4. Which of these views you lean toward will be influenced by and/or have an impact on your view of God’s character.

a. Is he a God who will torture the wicked forever, torture them according to their crimes or who will ultimately bring all mankind into relationship with him?

b. We need to be careful not to choose our view of this based on our preferential view of God or of Hell.

5. Where do we get the word Hell or even the concept of Hell from?

a. It’s not from the Old Testament. The Old Testament never speaks of an afterlife of any kind, not heaven or hell.

b. A Total of four biblical words that are translated as Hell. These were translated this way by the King James translators.

c. Sheol – Hebrew word for the grave. The NKJV and all other modern translations that I know of have stopped using the word hell for this word and now use Sheol.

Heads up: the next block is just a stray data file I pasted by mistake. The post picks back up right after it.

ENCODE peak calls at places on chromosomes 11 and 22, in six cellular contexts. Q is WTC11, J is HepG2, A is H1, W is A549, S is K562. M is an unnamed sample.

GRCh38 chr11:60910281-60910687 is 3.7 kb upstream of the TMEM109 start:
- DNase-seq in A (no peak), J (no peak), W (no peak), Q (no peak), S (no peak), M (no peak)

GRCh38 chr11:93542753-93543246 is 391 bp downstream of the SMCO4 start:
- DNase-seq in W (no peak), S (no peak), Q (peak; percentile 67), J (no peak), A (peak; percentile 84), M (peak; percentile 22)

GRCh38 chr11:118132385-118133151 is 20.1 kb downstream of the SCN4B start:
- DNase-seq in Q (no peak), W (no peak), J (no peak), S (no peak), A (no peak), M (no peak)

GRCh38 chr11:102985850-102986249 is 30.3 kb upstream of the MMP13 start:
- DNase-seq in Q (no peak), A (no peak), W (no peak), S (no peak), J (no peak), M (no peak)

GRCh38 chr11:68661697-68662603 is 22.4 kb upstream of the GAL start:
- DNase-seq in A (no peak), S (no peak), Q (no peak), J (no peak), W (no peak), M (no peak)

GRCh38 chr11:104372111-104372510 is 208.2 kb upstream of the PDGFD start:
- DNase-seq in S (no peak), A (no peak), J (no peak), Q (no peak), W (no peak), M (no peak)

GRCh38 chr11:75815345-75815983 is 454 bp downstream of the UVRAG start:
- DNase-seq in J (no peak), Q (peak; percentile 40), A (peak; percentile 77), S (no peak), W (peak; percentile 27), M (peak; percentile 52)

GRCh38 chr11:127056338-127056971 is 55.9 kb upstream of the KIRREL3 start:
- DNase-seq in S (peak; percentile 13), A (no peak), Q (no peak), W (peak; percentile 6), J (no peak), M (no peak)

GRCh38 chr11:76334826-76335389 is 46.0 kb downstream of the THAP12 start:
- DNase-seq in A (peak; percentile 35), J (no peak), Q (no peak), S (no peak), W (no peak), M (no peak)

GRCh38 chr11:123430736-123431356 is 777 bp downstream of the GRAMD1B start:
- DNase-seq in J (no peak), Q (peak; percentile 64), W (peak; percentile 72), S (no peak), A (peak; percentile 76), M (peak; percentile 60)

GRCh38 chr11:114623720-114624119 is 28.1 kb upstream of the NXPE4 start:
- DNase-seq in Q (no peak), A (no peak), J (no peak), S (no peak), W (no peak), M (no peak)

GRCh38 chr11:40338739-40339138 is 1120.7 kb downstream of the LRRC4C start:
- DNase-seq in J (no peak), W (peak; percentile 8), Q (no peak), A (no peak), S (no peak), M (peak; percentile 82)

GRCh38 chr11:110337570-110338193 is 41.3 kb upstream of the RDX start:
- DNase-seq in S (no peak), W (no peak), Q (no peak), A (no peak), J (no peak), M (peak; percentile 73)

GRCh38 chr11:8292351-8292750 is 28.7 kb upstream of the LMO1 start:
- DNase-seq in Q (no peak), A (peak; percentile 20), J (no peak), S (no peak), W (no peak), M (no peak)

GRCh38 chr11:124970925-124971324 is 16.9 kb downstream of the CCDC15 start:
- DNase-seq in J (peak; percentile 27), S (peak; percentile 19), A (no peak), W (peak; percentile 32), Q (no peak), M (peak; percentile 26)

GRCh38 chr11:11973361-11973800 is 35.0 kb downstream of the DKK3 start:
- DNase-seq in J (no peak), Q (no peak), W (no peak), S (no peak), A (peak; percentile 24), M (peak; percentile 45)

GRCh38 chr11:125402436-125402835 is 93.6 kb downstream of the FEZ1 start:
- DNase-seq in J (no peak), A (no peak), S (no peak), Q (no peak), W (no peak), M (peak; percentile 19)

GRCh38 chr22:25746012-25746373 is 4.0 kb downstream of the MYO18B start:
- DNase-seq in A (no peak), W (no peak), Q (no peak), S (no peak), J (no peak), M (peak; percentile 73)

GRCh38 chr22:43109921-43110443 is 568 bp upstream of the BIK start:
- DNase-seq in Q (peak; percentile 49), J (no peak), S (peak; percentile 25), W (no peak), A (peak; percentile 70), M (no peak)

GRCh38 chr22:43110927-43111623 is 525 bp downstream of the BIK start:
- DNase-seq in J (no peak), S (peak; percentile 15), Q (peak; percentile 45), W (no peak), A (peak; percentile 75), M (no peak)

i. Psalm 16:10 For You will not leave my soul in Sheol,

Nor will You allow Your Holy One to see corruption.

d. Hades – Nothing more than the Greek word for the grave. We know this because when the OT is quoted in the NT, they use the word Hades.

i. Acts 2:27 For You will not leave my soul in Hades, Nor will You allow Your Holy One to see corruption. Quoting Psalm 16:10

ii. Matthew 11:23 And you, Capernaum, who are exalted to heaven, will be brought down to Hades; for if the mighty works which were done in you had been done in Sodom, it would have remained until this day. Parallel in Luke 10:15

iii. Matthew 16:18 And I also say to you that you are Peter, and on this rock I will build My church, and the gates of Hades shall not prevail against it.

iv. Rev 1:18 I am He who lives, and was dead, and behold, I am alive forevermore. Amen. And I have the keys of Hades and of Death.

v. Rev 6:8 So I looked, and behold, a pale horse. And the name of him who sat on it was Death, and Hades followed with him. And power was given to them over a fourth of the earth, to kill with sword, with hunger, with death, and by the beasts of the earth.